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Artisan


Description

Before there were machines to make blankets, there were weavers. Before there was plastic, all jewelry was made by hand, from metal, rock and wood. Before there was nylon, polyester and rayon, there were leather workers. Artisans have been creating functional art for thousands of years, all over the world.

The term artisan is a catchall phrase, encompassing potters, carvers, ceramists, glass blowers, jewelry artists, silversmiths, leather workers, stained glass artists, weavers and instrument makers, to name a few. Though we now have machines to make most of what we need, artisans refuse to let go of traditional practices, which helps keep the history of the world's various cultures alive today. Artisans are often trained by mentors, other artisans who have been creating for years and who pass on their skills and knowledge. Some artisans learn their trade from schools, books or by practicing until they get it right.

Because they are so specialized and skilled, many artisans choose to work alone, and create items which they sell in shops or craft stores belonging to other people. It isn't until they become more widely known and respected that they will begin to display and sell their work in galleries, and may then be able to open a shop of their own.

Artisans are important because they help keep cultures' traditions and beliefs alive. Without the care, time, and concern that goes into each artisan's piece we would lose a little bit or our history, one stitch at time.
 
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At University of Phoenix, we believe everyone deserves access to higher education.
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  Interests and Skills  
Artisans are creative individuals, and are driven to create art. Successful artisans must be willing to put in long, hard hours. They must have good manual dexterity, steady hands, and should be patient, careful and not afraid of taking risks and trying out new and unknown things. Some business sense is important, especially for those planning to make a career out of their creations.
 

  Typical Tasks  
  • Consult with supervisor, head designer or client about piece
  • Research current trends, historical and cultural traditions
  • Sketch ideas and plans for each creation
  • Use various techniques to create ornamental and functional items
  • Manage a shop or online business
  • They typical day for an artisan involves meeting with clients, creating sketches and drawing up plans for the item. More time is spent preparing for the actual design than making it. When artisans actually get down to it, and begin making the objects, the hours can be long, and accurate work is crucial. Artisans may travel around the world to exhibitions, festivals and schools to sell their work, conduct seminars, and for research, to learn about new techniques and ancient tradition from cultures all over the world.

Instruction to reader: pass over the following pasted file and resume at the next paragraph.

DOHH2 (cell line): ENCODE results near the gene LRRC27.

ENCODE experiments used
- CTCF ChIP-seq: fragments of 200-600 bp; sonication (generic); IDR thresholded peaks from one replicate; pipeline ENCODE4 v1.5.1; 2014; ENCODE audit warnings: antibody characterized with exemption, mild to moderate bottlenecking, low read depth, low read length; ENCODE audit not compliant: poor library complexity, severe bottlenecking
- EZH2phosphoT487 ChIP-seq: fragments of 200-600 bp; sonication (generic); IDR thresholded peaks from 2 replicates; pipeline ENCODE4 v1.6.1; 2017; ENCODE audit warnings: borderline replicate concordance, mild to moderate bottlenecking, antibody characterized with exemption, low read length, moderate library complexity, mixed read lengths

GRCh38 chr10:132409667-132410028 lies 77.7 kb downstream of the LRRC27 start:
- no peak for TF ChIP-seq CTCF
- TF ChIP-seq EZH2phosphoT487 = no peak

Workplaces, Employers and Industries  
  • Generally, artisans work part-time, however, the longer they work and the more popular their creations, the more likely it is their talents can be put to work full-time. They work in studios, often in their own homes. Artisans usually work alone, or in collaborations with a few artists. They can set their own hours, and may work nights and weekends if working on a special project or design.
  • They may sell their original work in galleries, jewelry, craft, or gift stores, or artisans' shops, or they may create special pieces made-to-order for specific clients.
  • Some artisans find full-time work with table ware manufacturers, jewelry and clothing designers, or household wares design companies. They may work with museums and historical societies, making historically accurate re-creations or restoring antiques and artifacts, and work completing their own creations on the side.

  Long Term Career Potential  
Artisans can become full-time artisans, and open a shop to sell their wares. They can become instructors, and write books and articles on the history and technique of their art. They can branch out into other areas of artistry, or become clothing designers, commercial artists, or open a jewelry store or gallery.
 

  Educational Paths  
There is no required program to take or path to follow to become an artisan. Often, artisans will study under the guidance of an established artisan, and will find an individual with whom they can work and learn. Some colleges and private schools offer courses in metal work, jewelry arts, glass blowing, carving, and silversmithing, as well. Completing a university degree or college diploma in fine art, design or sculpture, as well as a few courses in business can be beneficial.
 

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